The Young and the Restless debuted on March 26, 1973. Although slow to rise in the ratings (he got very frustrated and asked head of CBS Daytime Bud Grant to cancel the serial), CBS had faith in the show and gave it a chance. Y&R was credited for breathing new life into the daytime serial, with its brightness, humor and cutting-edge storylines.[citation needed] As he did on Days of our Lives, Bell saw to sexuality also playing a major role in the stories. Bell guided Y&R as head writer from 1973 until stepping down in 1998, the longest tenure of any head writer in soap opera history. Y&R has been the highest-rated soap on the air since 1988 in households, and 1989 among viewers.

The Bold and the BeautifulEdit

In 1986, he began working on creating another soap for CBS Daytime, but plans were halted until the end of the year when the network decided to cancel the soap Capitol and needed a replacement. He created The Bold and the Beautiful, which debuted on March 23, 1987. B&B is known for its glamorous look as it is set in the fashion industry. It followed Y&R and has been a ratings success as well.[citation needed]

Awards and recognitionEdit

Producing and writing creditsEdit

Another World

  • Co-Creator
  • Co-Head Writer: May 1964 - March 1965

As the World Turns

  • Co-Head Writer: 1965-1966
  • Writer: 1950s-1960s

The Bold and the Beautiful

Days of Our Lives

  • Head Writer: 1966-1975

Guiding Light

  • Writer: 1950s

Our Private World

  • Co-creator

The Young and the Restless - Creator (with Lee Phillip Bell)

Head writing tenuresEdit

Preceded by
Head Writer of Another World
(with Irna Phillips)

May 4, 1964 – March 1965
Succeeded by
James Lipton
Preceded by
Irna Phillips
Head Writer of As the World Turns
(with Irna Phillips)

1965 – 1966
Succeeded by
Katherine Babecki
Preceded by
Kenneth M. Rosen
Peggy Phillips
Head Writer of Days of Our Lives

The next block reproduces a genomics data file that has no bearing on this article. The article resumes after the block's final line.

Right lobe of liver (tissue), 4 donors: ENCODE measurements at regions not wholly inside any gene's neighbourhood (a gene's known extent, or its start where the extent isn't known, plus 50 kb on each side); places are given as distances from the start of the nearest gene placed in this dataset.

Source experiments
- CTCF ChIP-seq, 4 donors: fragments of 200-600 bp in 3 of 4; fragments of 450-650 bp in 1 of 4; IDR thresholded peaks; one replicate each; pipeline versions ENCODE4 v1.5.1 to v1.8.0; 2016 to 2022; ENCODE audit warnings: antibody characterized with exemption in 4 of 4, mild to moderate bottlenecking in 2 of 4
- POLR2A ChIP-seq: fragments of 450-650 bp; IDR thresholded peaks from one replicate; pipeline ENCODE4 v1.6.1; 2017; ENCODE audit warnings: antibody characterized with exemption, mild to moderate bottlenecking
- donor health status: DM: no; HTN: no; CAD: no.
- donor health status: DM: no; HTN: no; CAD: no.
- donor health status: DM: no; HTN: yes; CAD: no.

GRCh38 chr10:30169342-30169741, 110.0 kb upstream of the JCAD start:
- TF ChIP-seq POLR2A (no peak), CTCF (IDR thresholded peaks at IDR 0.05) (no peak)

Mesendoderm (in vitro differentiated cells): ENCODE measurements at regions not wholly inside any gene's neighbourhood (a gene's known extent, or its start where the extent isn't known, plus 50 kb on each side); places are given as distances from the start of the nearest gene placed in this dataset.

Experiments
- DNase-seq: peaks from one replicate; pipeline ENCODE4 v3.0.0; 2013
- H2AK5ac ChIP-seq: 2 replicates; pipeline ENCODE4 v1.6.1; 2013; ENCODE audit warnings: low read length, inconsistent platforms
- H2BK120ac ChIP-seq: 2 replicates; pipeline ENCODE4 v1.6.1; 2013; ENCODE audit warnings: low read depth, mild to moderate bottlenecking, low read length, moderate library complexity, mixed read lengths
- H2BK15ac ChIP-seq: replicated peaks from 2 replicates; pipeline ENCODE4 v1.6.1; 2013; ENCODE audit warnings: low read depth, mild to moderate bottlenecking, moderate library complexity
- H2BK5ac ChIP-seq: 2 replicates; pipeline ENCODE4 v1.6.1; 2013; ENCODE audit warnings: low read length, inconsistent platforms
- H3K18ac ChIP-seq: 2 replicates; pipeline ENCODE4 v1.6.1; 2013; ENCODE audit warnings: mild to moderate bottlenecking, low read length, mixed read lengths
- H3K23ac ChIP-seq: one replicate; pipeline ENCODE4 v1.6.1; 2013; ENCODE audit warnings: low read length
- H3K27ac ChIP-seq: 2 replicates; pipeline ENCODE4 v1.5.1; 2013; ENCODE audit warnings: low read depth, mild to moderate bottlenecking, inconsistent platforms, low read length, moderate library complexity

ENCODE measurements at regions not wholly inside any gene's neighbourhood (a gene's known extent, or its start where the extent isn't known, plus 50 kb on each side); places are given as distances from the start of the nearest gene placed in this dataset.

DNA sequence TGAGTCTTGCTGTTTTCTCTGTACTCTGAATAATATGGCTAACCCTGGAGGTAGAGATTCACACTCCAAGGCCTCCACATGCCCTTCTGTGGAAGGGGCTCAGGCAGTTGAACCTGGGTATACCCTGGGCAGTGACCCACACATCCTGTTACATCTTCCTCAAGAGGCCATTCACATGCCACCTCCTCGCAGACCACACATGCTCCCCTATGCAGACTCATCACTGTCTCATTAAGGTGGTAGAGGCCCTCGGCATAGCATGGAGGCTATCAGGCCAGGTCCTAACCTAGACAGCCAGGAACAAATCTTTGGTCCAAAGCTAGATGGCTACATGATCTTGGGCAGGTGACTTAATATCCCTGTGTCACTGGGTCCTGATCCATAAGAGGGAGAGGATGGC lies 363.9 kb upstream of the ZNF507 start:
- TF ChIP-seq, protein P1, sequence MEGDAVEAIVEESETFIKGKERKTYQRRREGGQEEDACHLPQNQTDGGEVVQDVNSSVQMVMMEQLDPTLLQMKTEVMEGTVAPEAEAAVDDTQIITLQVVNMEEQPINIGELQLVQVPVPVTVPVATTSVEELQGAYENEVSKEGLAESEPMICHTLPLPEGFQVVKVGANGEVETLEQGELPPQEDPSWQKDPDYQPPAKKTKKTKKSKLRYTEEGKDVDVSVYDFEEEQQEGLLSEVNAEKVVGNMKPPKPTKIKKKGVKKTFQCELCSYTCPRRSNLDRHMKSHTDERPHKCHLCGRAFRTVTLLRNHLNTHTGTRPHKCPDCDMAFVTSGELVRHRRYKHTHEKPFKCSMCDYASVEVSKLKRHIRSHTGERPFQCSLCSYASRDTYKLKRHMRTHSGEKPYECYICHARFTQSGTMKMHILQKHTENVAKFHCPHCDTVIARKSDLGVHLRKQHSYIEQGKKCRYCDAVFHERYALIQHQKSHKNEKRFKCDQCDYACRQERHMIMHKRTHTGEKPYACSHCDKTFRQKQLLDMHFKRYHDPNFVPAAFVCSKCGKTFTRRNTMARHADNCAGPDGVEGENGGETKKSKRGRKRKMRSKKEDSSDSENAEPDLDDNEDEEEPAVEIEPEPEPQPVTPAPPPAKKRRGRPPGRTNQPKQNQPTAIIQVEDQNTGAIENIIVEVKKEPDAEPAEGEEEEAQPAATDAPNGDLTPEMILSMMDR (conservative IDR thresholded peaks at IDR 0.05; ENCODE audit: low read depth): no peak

July 5, 1966 – May 6, 1975
Succeeded by
Pat Falken Smith
Preceded by
Head Writer of The Young and the Restless
(with Kay Alden: 1997 – July 15, 1998)

March 26, 1973 – July 15, 1998
Succeeded by
Kay Alden
Preceded by
Head Writer of The Bold and the Beautiful
March 23, 1987 – 1993
Succeeded by
Bradley Bell

Executive producing tenureEdit

Preceded by
Executive Producer of The Young and the Restless
(with John Conboy: 1973 – 1982)
(with H. Wesley Kenney: 1982 – 1986)
(with Edward J. Scott: 1987 – 2001)
(with David Shaughnessy: 2001 – 2004)
(with John F. Smith: 2003 – April 29, 2005)

March 26, 1973 – April 29, 2005
Succeeded by
John F. Smith
Preceded by
Executive Producer of The Bold and the Beautiful
(with Lee Phillip Bell: 1988 – 1996)

March 23, 1987 – 1996
Succeeded by
Bradley Bell


Bell currently holds the distinction of having created the largest number of soap opera characters that are still appearing on the air, with 29 characters on either The Young and the Restless, The Bold and the Beautiful, or Days of Our Lives:


  1. ^ Brenda Dickson (2013). "My True Hidden Hollywood Story", My Memoir of Sexual Harassment, Blacklisting, and Love Affairs with some of the most Powerful Men in Hollywood. Blue Boulevard Publications. ASIN B00C8T6Z7I.
  2. ^ Marcus, Stephanie (April 22, 2013). "'Young And The Restless' Star Claims She's Broke & Homeless". Huffington Post.
  3. ^

External linksEdit